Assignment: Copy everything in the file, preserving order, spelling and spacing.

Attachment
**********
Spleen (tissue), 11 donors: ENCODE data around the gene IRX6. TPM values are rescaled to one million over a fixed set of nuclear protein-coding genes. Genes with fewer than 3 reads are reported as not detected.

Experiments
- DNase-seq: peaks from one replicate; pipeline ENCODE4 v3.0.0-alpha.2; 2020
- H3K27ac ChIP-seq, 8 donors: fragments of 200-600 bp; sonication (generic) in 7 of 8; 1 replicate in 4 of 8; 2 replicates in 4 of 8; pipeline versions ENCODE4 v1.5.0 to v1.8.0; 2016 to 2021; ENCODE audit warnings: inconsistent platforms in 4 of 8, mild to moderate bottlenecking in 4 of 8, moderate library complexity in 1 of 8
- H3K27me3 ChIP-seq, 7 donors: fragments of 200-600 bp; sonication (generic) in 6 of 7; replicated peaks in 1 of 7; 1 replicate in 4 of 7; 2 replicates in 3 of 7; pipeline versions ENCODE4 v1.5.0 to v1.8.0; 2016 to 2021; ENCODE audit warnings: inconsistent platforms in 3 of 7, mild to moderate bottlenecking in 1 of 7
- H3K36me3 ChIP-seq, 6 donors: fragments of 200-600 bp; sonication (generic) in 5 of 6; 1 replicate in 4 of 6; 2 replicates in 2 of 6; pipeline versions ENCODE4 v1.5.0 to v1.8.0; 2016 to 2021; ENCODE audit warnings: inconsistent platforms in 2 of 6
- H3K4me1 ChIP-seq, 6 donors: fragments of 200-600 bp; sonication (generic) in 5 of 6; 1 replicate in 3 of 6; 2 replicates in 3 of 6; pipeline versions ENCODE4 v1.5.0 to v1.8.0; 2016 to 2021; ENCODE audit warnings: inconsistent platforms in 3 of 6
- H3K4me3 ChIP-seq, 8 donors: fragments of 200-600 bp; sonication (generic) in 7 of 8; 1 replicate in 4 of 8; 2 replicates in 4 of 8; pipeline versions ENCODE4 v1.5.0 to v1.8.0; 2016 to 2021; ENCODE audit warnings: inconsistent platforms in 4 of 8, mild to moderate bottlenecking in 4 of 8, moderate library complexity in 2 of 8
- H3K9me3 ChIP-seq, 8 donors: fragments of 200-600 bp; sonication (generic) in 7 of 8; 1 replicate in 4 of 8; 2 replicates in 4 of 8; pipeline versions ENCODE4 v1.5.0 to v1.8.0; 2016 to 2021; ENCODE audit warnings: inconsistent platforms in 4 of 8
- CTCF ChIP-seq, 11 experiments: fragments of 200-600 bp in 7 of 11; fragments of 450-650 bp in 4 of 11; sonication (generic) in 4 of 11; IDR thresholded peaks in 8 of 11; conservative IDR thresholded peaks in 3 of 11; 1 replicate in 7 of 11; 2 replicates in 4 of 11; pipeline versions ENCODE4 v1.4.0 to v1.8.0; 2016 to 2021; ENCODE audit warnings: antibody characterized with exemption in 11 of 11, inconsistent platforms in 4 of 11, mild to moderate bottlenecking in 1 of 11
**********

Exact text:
Spleen (tissue), 11 donors: ENCODE data around the gene IRX6. TPM values are rescaled to one million over a fixed set of nuclear protein-coding genes. Genes with fewer than 3 reads are reported as not detected.

Experiments
- DNase-seq: peaks from one replicate; pipeline ENCODE4 v3.0.0-alpha.2; 2020
- H3K27ac ChIP-seq, 8 donors: fragments of 200-600 bp; sonication (generic) in 7 of 8; 1 replicate in 4 of 8; 2 replicates in 4 of 8; pipeline versions ENCODE4 v1.5.0 to v1.8.0; 2016 to 2021; ENCODE audit warnings: inconsistent platforms in 4 of 8, mild to moderate bottlenecking in 4 of 8, moderate library complexity in 1 of 8
- H3K27me3 ChIP-seq, 7 donors: fragments of 200-600 bp; sonication (generic) in 6 of 7; replicated peaks in 1 of 7; 1 replicate in 4 of 7; 2 replicates in 3 of 7; pipeline versions ENCODE4 v1.5.0 to v1.8.0; 2016 to 2021; ENCODE audit warnings: inconsistent platforms in 3 of 7, mild to moderate bottlenecking in 1 of 7
- H3K36me3 ChIP-seq, 6 donors: fragments of 200-600 bp; sonication (generic) in 5 of 6; 1 replicate in 4 of 6; 2 replicates in 2 of 6; pipeline versions ENCODE4 v1.5.0 to v1.8.0; 2016 to 2021; ENCODE audit warnings: inconsistent platforms in 2 of 6
- H3K4me1 ChIP-seq, 6 donors: fragments of 200-600 bp; sonication (generic) in 5 of 6; 1 replicate in 3 of 6; 2 replicates in 3 of 6; pipeline versions ENCODE4 v1.5.0 to v1.8.0; 2016 to 2021; ENCODE audit warnings: inconsistent platforms in 3 of 6
- H3K4me3 ChIP-seq, 8 donors: fragments of 200-600 bp; sonication (generic) in 7 of 8; 1 replicate in 4 of 8; 2 replicates in 4 of 8; pipeline versions ENCODE4 v1.5.0 to v1.8.0; 2016 to 2021; ENCODE audit warnings: inconsistent platforms in 4 of 8, mild to moderate bottlenecking in 4 of 8, moderate library complexity in 2 of 8
- H3K9me3 ChIP-seq, 8 donors: fragments of 200-600 bp; sonication (generic) in 7 of 8; 1 replicate in 4 of 8; 2 replicates in 4 of 8; pipeline versions ENCODE4 v1.5.0 to v1.8.0; 2016 to 2021; ENCODE audit warnings: inconsistent platforms in 4 of 8
- CTCF ChIP-seq, 11 experiments: fragments of 200-600 bp in 7 of 11; fragments of 450-650 bp in 4 of 11; sonication (generic) in 4 of 11; IDR thresholded peaks in 8 of 11; conservative IDR thresholded peaks in 3 of 11; 1 replicate in 7 of 11; 2 replicates in 4 of 11; pipeline versions ENCODE4 v1.4.0 to v1.8.0; 2016 to 2021; ENCODE audit warnings: antibody characterized with exemption in 11 of 11, inconsistent platforms in 4 of 11, mild to moderate bottlenecking in 1 of 11